Submitted by Rhema's mother, Kirsten
January 23, 2009. This is the day my youngest daughter was diagnosed with cancer. Cancer was a tumultuous journey and throughout it we decided, above all, to live. And live we did. My daughter, Rhema, had just turned 12 when she was first diagnosed with desmoplastic small round cell tumors, an aggressive childhood cancer with an abysmal outlook. But with the support and optimism of her oncologist and nursing staff we began her treatments in earnest. Rhema’s cancer responded so well--there was great hope! Finally, after 11 long months of treatments Rhema was declared “N.E.D.” the magical words we had longed to hear for so long: no evidence of disease. With hope that she would beat the long odds, we set off for her Make-A-Wish trip to Disney World in January and shortly after I went back to work. It was as exciting as it was scary to begin piecing our life back together again.
This road wasn’t without its bumps. Rhema’s after-effects were significant. She could barely walk, her pain was rampant, she needed frequent blood transfusions, and anxiety was an issue for every one of us. Returning to school was not the dream come true with all of these obstacles. It was rough. But there was hope! Then there was pain. And more pain. Increasing at a rate that could only leave us scared. At the end of April Rhema’s pain was unmanageable and she was hospitalized again. She feared that her cancer was back so we asked for an early scan. It wasn’t that early; she was due in a week. Our hearts sank as the scan came back showing new tumor growth, just 3 months after that NED determination. It was a bitter, bitter day. As the realization descended upon us, that the cancer had never truly left her body, we had to adjust to new realities. In looking back over that time, it seems we tried every 2nd line treatment to ever be available; to no avail. It also seems that each new treatment only served to beat up her already battered body more and more.
As a parent you walk a fine line with your child, yearning to protect with the equal need to make them happy. And as a parent of a child with cancer that is “non-responsive” to first-line or standard treatments, you struggle stretches further in deciding which path to take: attempt treatments for cure, batter an already beaten body, or preserve quality of life. There were several times that I needed to decide: Is her pain bad enough to go in to the emergency room or can I handle it at home? If we go to the ER will they keep her for admission? How much stuff do I pack? How much do I arrange for care of my other child(ren) at home? Food? Gas? Transportation? How can I balance it all? These days, nights, fears, uncertainties, and pains take a toll on the child, the caregivers, and the siblings. The pressure was overwhelming and the process was exhausting.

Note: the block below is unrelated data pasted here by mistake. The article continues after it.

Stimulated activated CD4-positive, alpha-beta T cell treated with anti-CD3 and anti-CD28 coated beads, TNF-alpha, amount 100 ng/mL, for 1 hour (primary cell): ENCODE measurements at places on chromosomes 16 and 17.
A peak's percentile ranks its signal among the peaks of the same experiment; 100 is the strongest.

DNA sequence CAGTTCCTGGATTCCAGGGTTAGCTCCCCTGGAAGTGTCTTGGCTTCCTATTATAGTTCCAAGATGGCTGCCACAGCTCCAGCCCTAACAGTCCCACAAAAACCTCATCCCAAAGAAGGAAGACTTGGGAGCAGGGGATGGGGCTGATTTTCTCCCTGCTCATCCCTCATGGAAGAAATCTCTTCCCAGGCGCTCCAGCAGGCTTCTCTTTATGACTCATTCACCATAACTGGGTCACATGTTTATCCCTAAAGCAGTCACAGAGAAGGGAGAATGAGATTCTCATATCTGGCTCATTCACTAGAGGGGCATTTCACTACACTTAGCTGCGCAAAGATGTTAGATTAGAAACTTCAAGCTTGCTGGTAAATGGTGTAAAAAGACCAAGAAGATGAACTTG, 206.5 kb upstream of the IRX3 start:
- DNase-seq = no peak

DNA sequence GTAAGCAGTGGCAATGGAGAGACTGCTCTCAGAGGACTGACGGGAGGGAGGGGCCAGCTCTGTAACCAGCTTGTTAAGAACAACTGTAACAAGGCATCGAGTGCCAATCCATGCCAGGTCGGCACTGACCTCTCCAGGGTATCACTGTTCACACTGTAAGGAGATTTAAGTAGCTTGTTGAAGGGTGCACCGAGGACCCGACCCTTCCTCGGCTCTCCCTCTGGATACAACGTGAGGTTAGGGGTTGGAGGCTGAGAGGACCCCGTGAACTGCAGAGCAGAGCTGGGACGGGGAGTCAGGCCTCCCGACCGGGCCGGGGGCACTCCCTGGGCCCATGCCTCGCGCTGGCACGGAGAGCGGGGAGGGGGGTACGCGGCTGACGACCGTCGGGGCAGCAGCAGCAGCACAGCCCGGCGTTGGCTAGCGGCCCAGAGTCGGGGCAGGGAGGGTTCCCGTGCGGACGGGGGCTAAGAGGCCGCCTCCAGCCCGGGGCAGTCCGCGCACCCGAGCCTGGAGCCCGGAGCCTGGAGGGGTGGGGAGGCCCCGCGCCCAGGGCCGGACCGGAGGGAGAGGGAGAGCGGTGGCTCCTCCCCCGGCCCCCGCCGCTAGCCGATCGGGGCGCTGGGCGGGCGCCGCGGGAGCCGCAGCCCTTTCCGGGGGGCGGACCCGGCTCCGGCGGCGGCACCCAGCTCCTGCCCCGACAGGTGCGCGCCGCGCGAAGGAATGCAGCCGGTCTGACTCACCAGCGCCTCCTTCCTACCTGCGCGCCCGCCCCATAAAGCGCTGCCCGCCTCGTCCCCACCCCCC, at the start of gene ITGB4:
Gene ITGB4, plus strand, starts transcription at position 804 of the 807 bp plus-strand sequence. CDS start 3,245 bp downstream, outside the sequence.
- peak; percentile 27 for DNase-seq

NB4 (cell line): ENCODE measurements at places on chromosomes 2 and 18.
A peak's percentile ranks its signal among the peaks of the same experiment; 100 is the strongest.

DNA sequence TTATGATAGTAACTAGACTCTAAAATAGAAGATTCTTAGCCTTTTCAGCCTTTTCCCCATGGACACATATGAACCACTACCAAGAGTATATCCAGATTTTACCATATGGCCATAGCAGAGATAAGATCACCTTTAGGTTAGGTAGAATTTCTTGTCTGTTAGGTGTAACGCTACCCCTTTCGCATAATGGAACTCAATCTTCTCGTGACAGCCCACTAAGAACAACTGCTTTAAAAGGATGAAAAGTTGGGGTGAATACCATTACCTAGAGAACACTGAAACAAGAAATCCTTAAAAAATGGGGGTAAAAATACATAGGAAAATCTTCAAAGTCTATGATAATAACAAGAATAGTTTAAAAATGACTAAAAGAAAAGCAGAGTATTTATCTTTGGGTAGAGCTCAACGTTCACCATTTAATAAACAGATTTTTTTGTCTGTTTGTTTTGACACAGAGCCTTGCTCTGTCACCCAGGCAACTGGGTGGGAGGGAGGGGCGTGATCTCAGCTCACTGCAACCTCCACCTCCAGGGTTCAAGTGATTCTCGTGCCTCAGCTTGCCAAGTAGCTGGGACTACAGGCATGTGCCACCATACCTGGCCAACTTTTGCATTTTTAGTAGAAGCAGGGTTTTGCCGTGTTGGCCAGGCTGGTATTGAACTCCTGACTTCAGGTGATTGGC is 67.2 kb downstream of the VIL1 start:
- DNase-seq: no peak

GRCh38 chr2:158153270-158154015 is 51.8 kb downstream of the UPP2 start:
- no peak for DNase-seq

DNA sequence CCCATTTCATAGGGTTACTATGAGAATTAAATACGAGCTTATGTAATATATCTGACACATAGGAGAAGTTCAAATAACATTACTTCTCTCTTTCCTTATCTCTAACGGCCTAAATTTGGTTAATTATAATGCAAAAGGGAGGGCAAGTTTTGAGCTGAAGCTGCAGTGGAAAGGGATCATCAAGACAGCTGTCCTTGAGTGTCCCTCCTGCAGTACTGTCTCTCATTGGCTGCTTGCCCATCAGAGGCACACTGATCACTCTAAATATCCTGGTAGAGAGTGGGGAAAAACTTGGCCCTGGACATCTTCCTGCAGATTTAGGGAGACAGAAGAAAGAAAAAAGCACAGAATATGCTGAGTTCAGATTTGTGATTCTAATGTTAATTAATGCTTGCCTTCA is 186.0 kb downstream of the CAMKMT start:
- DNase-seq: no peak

This is where Ladybug House is needed. Families like mine experience desperation for a place between the hospital and home, one where children can find comfort from pain and families can find rest and respite. Where siblings are welcome, families are cared for, and decisions on how we will split up do not have to be made. A comforting home-like atmosphere where a child can spend quality time with their family. Where a parent knows their child is surrounded by capable caregivers and can therefore tend to other familial needs without the worries of missing doctor’s rounds or leaving the child in trauma-triggering surroundings.
In looking back over our time during Rhema’s last year of life, I believe a freestanding hospice home would have been such a wonderful blessing. During Rhema’s last 2 weeks, when we knew she was dying her one wish was to return home to die. My regret is not being able to accommodate that wish for her. I would have loved to be able to have her in a more home-like atmosphere to ease her passing. Ladybug House could have done that for her. It could have handled her advanced pain needs and been that wonderful, peaceful place of comfort, away from the sanitized hospital experience. It could have been a place where we wouldn’t have to keep our grief hidden from the other children and families dealing with their own cancer struggles. Away from the little children with their own fears about their fate and the possibility of death. Away from those still fighting to live, so she could die in peace.
Won’t you please join me today in helping to create a space where children like my daughter can find the comfort and privacy to they need?
In Loving Memory of Rhema Butler | November 4, 1996 - June 16, 2011